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Sgt. Dean Zschach (right) of the 1st Infantry Division's headquarters company is re-enlisted by Capt. Robbin Halstead at Leighton Barracks in Würzburg, Germany. Zschach, 32, had to re-enlist for three years instead of two because of new "retention moderation" policies designed to combat recent overmanning in the Army.
Sgt. Dean Zschach (right) of the 1st Infantry Division's headquarters company is re-enlisted by Capt. Robbin Halstead at Leighton Barracks in Würzburg, Germany. Zschach, 32, had to re-enlist for three years instead of two because of new "retention moderation" policies designed to combat recent overmanning in the Army. (Steve Liewer / S&S)
Sgt. Dean Zschach (right) of the 1st Infantry Division's headquarters company is re-enlisted by Capt. Robbin Halstead at Leighton Barracks in Würzburg, Germany. Zschach, 32, had to re-enlist for three years instead of two because of new "retention moderation" policies designed to combat recent overmanning in the Army.
Sgt. Dean Zschach (right) of the 1st Infantry Division's headquarters company is re-enlisted by Capt. Robbin Halstead at Leighton Barracks in Würzburg, Germany. Zschach, 32, had to re-enlist for three years instead of two because of new "retention moderation" policies designed to combat recent overmanning in the Army. (Steve Liewer / S&S)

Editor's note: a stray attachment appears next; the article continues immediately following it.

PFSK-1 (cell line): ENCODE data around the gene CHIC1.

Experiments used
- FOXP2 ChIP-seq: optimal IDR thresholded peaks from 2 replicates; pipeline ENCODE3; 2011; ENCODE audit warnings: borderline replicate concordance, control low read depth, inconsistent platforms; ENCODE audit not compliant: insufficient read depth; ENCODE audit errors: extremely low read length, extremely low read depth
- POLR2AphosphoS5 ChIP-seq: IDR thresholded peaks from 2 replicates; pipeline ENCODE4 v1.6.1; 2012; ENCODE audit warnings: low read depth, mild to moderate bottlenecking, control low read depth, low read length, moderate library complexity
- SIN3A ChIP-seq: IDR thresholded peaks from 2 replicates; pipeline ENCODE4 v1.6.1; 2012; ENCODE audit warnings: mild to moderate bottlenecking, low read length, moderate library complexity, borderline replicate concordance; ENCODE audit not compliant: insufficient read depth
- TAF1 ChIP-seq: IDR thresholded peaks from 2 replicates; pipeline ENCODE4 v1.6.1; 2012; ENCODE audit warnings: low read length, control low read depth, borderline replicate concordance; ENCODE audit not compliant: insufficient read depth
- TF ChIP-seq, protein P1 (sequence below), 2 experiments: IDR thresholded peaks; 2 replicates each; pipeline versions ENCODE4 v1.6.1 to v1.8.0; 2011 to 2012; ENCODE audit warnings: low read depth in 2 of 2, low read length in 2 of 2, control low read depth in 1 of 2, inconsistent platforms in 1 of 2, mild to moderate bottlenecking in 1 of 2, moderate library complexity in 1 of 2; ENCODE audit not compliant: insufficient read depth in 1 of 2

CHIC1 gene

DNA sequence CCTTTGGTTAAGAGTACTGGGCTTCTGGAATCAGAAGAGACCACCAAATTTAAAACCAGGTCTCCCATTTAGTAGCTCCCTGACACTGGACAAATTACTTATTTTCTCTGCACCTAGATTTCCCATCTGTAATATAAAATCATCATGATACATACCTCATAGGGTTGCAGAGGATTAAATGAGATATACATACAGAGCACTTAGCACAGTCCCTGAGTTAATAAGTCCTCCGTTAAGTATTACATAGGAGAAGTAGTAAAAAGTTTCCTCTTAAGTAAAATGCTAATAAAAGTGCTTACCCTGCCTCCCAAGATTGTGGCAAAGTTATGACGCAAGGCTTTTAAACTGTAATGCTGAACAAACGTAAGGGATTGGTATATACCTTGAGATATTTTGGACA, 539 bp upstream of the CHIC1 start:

Sgt. Dean Zschach (right) of the 1st Infantry Division's headquarters company receives a unit flag and a coin as re-enlistment gifts from Staff Sgt. Mark Thompson, a 1st ID re-enlistment counselor.
Sgt. Dean Zschach (right) of the 1st Infantry Division's headquarters company receives a unit flag and a coin as re-enlistment gifts from Staff Sgt. Mark Thompson, a 1st ID re-enlistment counselor. (Steve Liewer / S&S)

WüRZBURG, Germany — Faced with a glut of midcareer soldiers, the Army is tightening standards and suspending some of its most popular re-enlistment programs.

The new “retention moderation” rules, imposed Jan. 15, will make it tougher for soldiers with blemishes on their service records — such as nonjudicial punishment, low test scores, poor evaluations or failed physical-training tests — to sign up for another tour.

“We will not deny any qualified soldier the opportunity to re-enlist,” said Sgt. Maj. James Vales, who heads the retention management department of the Army’s personnel command. “But soldiers who have deficiencies, or who have had deficiencies in the past, may not be the kind of soldiers we want to keep.”

The new rules also prevent mid-career soldiers (those on their second re-enlistment but with less than 10 years of service) who re-up in Europe to choose their next duty station in the United States. They also require soldiers who want to extend at their current duty station to sign up for three more years instead of two.